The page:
Depending on the test results, you may also need to add specific nutrients to optimize plant growth.

March 26: Divide and Transplant Perennials

Perennials can become overcrowded over time, leading to reduced blooming and vigor. Divide and transplant them in early spring to rejuvenate your plants. Carefully dig up the clumps. Then divide them into smaller sections using a spade or knife. Replant these sections in well-prepared soil, spacing them appropriately. Water them well after transplanting. This task not only improves the health of your perennials but also provides an opportunity to expand your garden.

March 27: Plan and Design Day

Take some time to plan and design new planting areas in your garden. Sketch your ideas, considering sun exposure, soil type, and water availability. Think about the colors, textures, and heights of the plants you want to include.

Also, consider how the new plantings will fit into the overall design of your garden. Good planning can transform your garden into a more beautiful and cohesive space.

lawn care questions

March 28: Cleaning Pots and Planters

Before the full swing of planting season, giving your pots and planters a good clean is a great idea. This not only improves their appearance but also helps prevent the spread of diseases. Remove old soil and plant debris, then wash the containers. NC State University Ag Extension recommends soaking them in 1 part bleach to 9 parts water before you scrub them.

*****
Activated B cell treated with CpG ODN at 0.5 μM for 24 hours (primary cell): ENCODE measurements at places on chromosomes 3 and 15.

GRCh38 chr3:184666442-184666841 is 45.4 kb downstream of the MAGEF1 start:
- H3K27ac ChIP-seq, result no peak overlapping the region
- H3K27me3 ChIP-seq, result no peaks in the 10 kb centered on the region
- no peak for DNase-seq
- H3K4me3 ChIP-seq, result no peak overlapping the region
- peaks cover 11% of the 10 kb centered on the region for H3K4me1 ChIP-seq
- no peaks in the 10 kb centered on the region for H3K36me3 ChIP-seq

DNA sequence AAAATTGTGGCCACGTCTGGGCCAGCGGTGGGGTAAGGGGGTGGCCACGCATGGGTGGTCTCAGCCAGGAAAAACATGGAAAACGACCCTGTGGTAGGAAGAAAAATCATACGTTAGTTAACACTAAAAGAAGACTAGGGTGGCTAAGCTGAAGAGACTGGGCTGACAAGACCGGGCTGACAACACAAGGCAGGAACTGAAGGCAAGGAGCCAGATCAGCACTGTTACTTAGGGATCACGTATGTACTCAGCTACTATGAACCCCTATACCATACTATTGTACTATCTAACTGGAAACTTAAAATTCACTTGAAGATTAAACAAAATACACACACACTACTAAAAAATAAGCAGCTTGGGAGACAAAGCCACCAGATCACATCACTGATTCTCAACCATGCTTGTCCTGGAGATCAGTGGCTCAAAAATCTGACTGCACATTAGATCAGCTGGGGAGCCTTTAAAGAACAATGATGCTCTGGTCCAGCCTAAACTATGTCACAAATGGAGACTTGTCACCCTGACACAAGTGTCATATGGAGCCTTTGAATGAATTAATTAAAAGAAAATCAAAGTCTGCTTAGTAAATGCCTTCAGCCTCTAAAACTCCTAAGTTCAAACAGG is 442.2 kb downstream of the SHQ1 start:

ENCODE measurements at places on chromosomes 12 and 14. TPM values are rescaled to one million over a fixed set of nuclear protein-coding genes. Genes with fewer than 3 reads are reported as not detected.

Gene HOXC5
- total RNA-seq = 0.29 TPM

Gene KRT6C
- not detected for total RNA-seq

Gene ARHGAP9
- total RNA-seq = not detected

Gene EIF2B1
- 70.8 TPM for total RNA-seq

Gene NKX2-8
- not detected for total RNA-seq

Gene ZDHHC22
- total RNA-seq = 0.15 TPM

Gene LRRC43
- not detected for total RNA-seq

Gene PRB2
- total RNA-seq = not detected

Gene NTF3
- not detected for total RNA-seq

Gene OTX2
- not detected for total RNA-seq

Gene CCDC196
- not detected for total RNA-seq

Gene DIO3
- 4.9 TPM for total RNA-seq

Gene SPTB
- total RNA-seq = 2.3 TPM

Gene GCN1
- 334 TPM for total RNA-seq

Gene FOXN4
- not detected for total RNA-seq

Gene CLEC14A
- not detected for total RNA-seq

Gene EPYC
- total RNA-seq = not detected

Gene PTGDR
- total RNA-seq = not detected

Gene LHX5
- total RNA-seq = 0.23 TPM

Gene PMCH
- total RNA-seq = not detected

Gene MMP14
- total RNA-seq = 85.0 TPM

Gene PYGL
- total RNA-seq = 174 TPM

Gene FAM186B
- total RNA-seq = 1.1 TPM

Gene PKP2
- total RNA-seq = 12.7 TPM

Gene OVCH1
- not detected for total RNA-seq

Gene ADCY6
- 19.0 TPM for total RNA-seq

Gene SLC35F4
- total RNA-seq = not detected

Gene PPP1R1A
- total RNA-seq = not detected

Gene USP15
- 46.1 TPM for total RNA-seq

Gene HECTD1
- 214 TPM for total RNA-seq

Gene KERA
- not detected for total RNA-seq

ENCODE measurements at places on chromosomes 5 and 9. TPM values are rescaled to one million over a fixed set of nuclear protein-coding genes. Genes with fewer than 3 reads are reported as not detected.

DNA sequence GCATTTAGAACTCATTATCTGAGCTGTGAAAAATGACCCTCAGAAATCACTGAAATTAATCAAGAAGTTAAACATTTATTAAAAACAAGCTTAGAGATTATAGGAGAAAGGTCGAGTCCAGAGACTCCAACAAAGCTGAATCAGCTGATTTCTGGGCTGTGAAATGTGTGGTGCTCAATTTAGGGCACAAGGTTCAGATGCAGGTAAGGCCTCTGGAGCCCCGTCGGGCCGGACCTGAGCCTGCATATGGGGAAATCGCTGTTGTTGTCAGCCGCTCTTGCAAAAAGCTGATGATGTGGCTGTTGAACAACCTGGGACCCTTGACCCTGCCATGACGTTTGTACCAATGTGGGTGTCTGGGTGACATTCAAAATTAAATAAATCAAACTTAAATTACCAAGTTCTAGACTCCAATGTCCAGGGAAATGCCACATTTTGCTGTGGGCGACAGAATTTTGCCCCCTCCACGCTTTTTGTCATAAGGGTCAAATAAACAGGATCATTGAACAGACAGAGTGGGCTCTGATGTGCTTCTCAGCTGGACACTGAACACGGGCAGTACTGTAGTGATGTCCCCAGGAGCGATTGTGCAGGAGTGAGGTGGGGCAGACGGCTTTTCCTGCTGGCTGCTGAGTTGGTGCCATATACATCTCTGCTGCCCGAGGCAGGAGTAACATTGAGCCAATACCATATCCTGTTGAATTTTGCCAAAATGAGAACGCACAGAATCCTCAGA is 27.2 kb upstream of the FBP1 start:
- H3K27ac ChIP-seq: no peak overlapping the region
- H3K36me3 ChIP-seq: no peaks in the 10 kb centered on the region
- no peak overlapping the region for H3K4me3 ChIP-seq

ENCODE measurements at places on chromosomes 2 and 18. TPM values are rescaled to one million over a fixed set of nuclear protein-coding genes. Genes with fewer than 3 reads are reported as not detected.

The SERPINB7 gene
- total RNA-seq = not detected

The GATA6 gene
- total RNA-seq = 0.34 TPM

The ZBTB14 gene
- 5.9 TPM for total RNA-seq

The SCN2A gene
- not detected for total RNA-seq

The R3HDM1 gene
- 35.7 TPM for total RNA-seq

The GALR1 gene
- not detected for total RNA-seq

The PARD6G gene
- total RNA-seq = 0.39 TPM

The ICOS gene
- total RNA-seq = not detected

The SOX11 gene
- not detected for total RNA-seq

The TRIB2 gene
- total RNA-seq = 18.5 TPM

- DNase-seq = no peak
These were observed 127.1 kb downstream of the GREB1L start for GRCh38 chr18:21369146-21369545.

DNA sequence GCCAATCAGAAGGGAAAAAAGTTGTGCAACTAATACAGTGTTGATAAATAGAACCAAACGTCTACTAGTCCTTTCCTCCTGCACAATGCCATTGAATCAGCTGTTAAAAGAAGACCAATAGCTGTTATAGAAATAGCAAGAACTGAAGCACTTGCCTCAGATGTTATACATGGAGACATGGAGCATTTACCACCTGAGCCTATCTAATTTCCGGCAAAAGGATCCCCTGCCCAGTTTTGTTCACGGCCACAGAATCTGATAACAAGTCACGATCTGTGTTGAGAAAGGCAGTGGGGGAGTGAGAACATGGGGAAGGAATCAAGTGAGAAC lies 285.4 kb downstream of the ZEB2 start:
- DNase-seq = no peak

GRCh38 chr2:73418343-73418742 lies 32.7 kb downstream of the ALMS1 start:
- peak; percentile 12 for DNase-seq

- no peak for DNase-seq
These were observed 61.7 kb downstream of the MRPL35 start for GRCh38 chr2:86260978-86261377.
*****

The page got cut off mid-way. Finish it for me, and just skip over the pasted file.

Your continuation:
For stubborn stains or algae growth, a brush may be necessary. Rinse the containers thoroughly. Then, let them dry before use. This simple task ensures your new plants have a fresh, healthy start.

March 29: Deadhead Early Spring Flowers

As your early spring flowers start to bloom and fade, it’s important to keep them looking their best and encourage further blooming. This is where deadheading, the process of removing spent blooms, comes into play. Deadheading not only tidies up your plants but also redirects their energy from seed production to more flower production.

Use your fingers or clean and sharp scissors or pruners to deadhead. Snip off the faded blooms and return to the first healthy leaf set. This will not only improve the appearance of your plants but also stimulate new growth, leading to a longer flowering season.